NOAA’s Fisheries Service said today it was authorizing the states of Washington and Oregon to lethally remove specific California sea lions that congregate 140 miles from the Pacific Ocean just below the Columbia River’s Bonneville Dam to eat thousands of adult salmon and steelhead swimming upriver to spawn. Some of the salmon and steelhead are listed as threatened or endangered.
“This is not an easy decision for our agency to make, but a thorough analysis shows that a small number of California sea lions preying on salmon and steelhead are having a significant effect on the ability of the fish stocks to recover,” said William W. Stelle Jr., Northwest regional administrator for NOAA’s Fisheries Service. “Today’s authorization allows state fisheries and natural resource agencies to carefully remove California sea lions to reduce their effect on vulnerable fish species.”
Like all marine mammals in U.S. waters, California sea lions are protected by federal law, but there are provisions in the Marine Mammal Protection Act that allow today’s authorization. The California sea lion population on the West Coast is considered healthy and stable and estimated to be a robust 238,000.
Columbia Basin Chinook salmon and steelhead, on the other hand, have been listed for protection under the federal Endangered Species Act since the early 1990s, when their populations were perilously low. In recent years, adults have been returning in better numbers, thanks in part to favorable ocean conditions and improvements to habitat and to the operations of the hydropower dams on the Columbia and Snake rivers.
The agency said for salmon to recover it was crucial to make advances—even incremental ones—across the broadest possible range of activities that affect their survival, including harvest and hatchery management, habitat restoration, dam operations and control of predators like birds, sea lions and pike minnows.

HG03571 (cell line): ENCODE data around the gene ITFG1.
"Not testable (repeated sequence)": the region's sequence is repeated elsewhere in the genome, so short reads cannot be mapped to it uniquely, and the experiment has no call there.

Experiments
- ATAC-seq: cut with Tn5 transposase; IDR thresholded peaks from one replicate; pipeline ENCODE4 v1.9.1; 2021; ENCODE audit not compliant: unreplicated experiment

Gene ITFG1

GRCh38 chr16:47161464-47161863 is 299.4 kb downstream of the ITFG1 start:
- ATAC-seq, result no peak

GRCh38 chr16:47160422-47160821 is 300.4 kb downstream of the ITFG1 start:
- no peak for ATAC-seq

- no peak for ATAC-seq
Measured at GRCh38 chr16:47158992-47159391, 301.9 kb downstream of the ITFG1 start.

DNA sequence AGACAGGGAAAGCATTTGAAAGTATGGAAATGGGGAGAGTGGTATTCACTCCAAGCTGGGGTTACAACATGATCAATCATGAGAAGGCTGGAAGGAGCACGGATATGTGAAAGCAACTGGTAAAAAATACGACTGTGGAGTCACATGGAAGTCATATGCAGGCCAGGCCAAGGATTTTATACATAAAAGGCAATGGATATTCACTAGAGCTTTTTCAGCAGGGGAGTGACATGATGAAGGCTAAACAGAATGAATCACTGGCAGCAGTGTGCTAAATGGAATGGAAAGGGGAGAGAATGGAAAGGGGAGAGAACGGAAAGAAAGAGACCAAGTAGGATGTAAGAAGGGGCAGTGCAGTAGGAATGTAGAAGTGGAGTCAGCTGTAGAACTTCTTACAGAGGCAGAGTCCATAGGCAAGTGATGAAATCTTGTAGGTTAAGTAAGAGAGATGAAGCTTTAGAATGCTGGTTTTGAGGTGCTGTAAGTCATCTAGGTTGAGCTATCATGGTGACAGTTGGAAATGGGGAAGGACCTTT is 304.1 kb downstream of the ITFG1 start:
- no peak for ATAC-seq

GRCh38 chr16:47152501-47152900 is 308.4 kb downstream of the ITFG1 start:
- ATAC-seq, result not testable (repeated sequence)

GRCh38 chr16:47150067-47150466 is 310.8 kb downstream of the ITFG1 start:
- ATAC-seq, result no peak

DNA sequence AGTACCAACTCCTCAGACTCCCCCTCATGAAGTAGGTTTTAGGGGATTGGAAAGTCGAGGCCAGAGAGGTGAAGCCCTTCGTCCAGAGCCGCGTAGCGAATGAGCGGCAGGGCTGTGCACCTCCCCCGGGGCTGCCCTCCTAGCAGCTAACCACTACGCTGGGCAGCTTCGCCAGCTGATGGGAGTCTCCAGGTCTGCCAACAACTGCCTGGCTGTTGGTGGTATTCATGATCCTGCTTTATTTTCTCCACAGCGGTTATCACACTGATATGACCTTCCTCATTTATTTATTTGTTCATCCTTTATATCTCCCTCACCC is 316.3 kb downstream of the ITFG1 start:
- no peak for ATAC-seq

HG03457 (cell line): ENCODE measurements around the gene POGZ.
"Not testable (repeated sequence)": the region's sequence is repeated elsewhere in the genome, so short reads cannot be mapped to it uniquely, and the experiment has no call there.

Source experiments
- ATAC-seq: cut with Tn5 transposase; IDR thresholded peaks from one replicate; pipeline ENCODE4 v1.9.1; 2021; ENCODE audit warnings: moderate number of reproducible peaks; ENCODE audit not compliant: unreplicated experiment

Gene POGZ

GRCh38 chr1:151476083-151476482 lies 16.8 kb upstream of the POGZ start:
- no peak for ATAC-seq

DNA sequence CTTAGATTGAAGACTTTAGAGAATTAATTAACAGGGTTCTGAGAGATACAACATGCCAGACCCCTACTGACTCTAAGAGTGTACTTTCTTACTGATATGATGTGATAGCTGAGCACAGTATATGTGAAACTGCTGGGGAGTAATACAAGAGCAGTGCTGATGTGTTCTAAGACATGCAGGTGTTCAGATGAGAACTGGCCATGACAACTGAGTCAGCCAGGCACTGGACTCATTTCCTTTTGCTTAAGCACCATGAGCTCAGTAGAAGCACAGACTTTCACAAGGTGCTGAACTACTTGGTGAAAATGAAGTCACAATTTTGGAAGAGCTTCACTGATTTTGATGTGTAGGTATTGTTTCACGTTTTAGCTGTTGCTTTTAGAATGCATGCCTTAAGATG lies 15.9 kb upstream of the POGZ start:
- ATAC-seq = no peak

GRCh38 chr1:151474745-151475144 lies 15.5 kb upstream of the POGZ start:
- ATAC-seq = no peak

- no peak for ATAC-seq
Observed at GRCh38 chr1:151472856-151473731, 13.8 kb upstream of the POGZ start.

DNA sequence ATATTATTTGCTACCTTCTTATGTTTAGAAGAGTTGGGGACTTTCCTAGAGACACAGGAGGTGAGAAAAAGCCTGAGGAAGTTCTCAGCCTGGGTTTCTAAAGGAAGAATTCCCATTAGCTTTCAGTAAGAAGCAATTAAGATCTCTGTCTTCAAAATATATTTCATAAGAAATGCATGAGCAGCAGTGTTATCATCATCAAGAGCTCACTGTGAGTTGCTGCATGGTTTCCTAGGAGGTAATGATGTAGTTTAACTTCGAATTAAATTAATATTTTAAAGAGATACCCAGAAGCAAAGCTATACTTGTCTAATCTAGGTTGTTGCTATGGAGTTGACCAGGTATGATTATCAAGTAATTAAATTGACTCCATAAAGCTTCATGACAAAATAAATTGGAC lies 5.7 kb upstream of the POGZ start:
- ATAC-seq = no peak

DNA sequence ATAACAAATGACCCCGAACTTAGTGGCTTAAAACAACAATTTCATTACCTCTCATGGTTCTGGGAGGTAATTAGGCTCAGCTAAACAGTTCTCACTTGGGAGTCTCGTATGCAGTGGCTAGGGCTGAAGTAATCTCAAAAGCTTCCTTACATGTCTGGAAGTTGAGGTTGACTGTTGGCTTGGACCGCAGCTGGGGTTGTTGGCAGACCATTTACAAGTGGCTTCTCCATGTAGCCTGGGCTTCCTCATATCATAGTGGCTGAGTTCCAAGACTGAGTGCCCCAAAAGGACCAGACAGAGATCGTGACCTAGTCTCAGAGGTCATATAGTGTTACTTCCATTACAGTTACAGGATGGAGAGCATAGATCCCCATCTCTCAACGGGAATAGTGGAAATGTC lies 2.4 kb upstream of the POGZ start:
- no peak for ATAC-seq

NOAA initially granted authorization to the states in 2008 to “permanently remove” problem California sea lions, including relocating them to zoos or trapping and euthanizing them. A lawsuit that year resulted in a 2009 federal district court ruling supporting NOAA’s lethal removal authorization, but a finding by an appeals court in late 2010 overturning the authorization, sent the decision back to NOAA to better explain its rationale for protecting salmon by removing offending California sea lions.
This recent decision by NOAA responds to the court’s concerns and gives the states permission under the Marine Mammal Protection Act to remove, lethally if necessary, individually identifiable California sea lions that have been observed eating salmon or steelhead in the area immediately below Bonneville Dam. The authorization covers removal of up to 85 California sea lions annually, although the agency said it was unlikely that large a number would be taken each year, based on the three years the program has been in effect. The agency's authorization to the states expires in June 2013 but may be extended.
Since 2008, the states have removed a total of 37 California sea lions. Ten were placed in public display facilities, one died while being examined and 26 were euthanized.
Until 2001, few seals or sea lions were observed feeding in the area immediately below Bonneville Dam. However, the past decade has seen a dramatic increase in those visitors, from just over two dozen in 2002 to more than a hundred the following year. In subsequent years, those numbers fell slightly but were typically in the 70s or 80s each season. The estimated number of salmon and steelhead eaten by California sea lions also has risen steadily over the same period, peaking at over 5,000 last year. Biologists say the actual number is higher, because many salmon are taken underwater or farther downstream of the dam, outside the observation area.